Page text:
- The handler should use consistent voice commands to ask the horse to move between paces and for more or less energy
- While lungeing, try to maintain a triangle shape, with you at the head of the triangle, your lunge line and whip creating the two sides and the horse as the third side. This will ensure you are in the correct position and do not get in front or behind the horse’s movement
- The horse should show even suppleness through the body in the direction of the circle, tracking up or slightly over-tracking, and shouldn’t be falling in or out. He should have a good swing through the loins with a soft tail and his neck in the appropriate place depending on whether he is working up into a contact or down into a stretch
How to identify if your horse is working correctly on the lunge
NB: Horse & Hound does not recommend leaving the horse standing with side reins attached to the bit when you are not lungeing
Common problems and how to fix them
1. The horse over-bends and falls out through the outside shoulder
Solution: Side reins can help keep control of the outside shoulder, or if you are capable, use two lunge reins — the second rein is attached to the outside bit ring and either goes behind your horse’s quarters or over his withers which will give you control of the outside shoulder.
2. The horse is strong and tries to pull away from you
Solution: Practise using half-halts as you would if you were riding to steady and balance the horse and use a smaller area to lunge so you have more control.
3. Poor handling of the equipment
Solution: Dropping the lunge line on the floor, stepping into your loops or getting them in a muddle is potentially dangerous, so it’s important to spend time handling the lunge line before you have a horse attached. You should be able to hold the reins in large, neat loops held well off the ground and be able to shorten and lengthen them easily. You must also be able to use the whip independently in the other hand at the same time.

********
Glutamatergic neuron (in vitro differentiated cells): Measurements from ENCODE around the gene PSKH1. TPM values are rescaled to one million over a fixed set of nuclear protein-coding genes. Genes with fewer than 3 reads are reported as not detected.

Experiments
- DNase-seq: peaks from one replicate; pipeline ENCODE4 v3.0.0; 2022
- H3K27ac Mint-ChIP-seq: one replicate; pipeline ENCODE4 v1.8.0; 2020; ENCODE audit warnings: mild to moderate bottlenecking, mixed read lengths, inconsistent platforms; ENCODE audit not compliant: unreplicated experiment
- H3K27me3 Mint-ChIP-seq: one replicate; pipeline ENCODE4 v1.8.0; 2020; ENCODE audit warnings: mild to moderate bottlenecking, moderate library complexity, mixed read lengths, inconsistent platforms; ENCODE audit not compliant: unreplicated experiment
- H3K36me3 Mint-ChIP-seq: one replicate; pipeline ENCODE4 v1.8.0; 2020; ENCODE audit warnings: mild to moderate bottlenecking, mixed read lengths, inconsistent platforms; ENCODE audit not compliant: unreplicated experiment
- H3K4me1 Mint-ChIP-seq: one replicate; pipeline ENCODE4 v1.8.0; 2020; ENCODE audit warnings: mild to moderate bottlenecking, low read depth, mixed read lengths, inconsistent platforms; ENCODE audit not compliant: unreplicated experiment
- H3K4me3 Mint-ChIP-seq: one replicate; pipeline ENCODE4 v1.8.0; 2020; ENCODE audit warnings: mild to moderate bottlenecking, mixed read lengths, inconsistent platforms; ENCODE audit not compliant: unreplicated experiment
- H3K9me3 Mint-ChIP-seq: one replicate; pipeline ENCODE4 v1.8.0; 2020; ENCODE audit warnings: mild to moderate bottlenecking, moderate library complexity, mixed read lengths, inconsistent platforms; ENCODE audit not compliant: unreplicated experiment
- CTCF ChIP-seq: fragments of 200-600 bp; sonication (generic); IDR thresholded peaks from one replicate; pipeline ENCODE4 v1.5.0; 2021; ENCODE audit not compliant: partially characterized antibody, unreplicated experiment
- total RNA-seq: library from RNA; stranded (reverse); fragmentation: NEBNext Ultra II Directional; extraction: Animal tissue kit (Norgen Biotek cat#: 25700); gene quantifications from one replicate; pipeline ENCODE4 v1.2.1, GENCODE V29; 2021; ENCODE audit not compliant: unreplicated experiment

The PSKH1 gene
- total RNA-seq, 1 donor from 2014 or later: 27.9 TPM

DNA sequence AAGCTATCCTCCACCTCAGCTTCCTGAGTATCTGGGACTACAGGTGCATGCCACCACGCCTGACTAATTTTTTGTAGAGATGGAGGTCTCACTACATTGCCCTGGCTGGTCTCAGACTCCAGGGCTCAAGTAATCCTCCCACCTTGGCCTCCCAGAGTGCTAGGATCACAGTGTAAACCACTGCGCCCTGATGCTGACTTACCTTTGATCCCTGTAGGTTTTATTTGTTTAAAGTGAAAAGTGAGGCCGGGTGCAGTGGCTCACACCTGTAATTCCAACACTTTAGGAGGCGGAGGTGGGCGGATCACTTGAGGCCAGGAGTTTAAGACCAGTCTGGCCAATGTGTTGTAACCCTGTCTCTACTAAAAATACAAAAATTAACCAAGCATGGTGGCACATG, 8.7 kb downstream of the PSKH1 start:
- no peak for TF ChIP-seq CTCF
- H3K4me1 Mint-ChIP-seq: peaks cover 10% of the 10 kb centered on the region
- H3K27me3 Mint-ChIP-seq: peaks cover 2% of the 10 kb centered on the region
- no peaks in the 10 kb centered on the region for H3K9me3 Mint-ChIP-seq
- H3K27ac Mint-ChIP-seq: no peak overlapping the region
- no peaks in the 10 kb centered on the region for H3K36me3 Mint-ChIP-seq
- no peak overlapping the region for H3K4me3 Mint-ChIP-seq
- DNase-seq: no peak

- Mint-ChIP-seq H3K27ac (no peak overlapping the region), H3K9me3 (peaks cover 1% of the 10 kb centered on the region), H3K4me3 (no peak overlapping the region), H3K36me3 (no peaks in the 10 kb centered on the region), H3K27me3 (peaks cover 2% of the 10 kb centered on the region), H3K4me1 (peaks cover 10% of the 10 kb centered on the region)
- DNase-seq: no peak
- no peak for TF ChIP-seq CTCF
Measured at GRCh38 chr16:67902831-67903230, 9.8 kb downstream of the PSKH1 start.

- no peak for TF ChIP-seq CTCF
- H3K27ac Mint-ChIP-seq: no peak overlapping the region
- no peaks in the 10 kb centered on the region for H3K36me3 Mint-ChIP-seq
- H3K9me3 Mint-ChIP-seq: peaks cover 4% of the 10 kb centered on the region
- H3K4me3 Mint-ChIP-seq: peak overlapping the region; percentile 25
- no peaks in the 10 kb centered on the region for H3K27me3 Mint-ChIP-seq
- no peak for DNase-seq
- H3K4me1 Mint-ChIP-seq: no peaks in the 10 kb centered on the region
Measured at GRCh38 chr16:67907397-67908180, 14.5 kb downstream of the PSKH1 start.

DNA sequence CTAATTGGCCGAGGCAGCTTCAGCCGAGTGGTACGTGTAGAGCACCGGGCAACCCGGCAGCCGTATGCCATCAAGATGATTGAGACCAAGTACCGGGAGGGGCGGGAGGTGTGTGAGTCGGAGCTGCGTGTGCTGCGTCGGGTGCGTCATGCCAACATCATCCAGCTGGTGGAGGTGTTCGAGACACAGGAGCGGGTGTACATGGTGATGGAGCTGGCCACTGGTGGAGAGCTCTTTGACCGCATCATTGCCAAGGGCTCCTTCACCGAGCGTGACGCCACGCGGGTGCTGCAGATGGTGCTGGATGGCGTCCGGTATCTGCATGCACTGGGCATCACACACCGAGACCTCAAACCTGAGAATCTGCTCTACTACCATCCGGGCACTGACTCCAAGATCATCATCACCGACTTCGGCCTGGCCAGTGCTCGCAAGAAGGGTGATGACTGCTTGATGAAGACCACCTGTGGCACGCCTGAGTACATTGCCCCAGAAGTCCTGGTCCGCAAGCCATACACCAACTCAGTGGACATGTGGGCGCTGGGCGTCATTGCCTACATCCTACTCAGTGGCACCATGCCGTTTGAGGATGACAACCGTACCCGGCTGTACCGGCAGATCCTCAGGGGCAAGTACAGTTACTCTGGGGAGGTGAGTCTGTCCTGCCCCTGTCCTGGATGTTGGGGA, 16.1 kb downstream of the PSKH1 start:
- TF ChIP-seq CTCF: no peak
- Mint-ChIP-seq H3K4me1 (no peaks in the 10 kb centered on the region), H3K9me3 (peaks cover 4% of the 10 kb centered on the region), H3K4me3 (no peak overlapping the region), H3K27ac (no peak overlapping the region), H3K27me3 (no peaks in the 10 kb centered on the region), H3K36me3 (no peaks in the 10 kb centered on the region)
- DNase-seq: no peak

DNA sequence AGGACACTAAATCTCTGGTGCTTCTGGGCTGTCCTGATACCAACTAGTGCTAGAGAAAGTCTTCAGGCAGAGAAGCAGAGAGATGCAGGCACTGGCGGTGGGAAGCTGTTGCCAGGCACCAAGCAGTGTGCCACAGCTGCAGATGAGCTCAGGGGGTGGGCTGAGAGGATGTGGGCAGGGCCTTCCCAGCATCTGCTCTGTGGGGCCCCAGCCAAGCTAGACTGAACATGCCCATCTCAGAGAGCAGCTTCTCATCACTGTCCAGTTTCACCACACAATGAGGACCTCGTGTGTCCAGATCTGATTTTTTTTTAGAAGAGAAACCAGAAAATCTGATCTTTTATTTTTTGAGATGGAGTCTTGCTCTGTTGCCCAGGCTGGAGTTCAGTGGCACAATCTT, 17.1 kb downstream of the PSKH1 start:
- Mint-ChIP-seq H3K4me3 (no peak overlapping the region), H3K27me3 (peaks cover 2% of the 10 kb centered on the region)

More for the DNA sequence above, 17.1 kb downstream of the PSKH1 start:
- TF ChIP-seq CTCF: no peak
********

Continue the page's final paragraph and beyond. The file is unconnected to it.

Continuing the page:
4. The horse falls in on the circle
Solution: Keep the horse out by pointing or shaking the lunge whip towards his shoulder. If you are teaching the horse to lunge, ask someone to lead the horse around the circle initially while standing on the outside of the circle to help guide him.
5. The horse runs around and around
Solution: If the horse decides to run off and you can’t stop him, gradually decrease the circle size and use half-halts and your voice to steady him.
6. The horse turns in to face the handler
Solution: Check your position and make sure you are staying in line with or behind the horse’s girth while directing energy towards the horse’s hind quarters to keep the horse moving forwards. You may need to walk a small circle so you are stepping towards the horse’s hind end to keep the horse moving, rather than standing still.
Can I lunge a horse with a rider on?
You can lunge a horse with a rider on. During the early stages of starting a horse, after the horse has been accustomed to being lent over, sat on and led around with a rider in the saddle, it is usual for the horse to be lunged with the rider on board. This gives the inexperienced horse the chance to move with more independence while learning to balance with a rider’s weight on their back. Normally at this stage the handler on the lunge continues to give the commands, and the rider will begin to introduce their aids to coincide with the hander’s signals, so the horse starts to learn by association what the rider’s aids mean.
The other situation when it is normal to lunge a horse with a rider on is to improve the rider’s skills – particularly their position, seat and balance. Because the horse is being controlled by the trainer on the ground via the lungeing tack, the rider can focus on themselves. Being able to ride without reins (and stirrups), without being concerned about controlling the horse, can be an excellent training opportunity. Finally, horses used for the equestrian sport of vaulting are also lunged with one or more riders on board.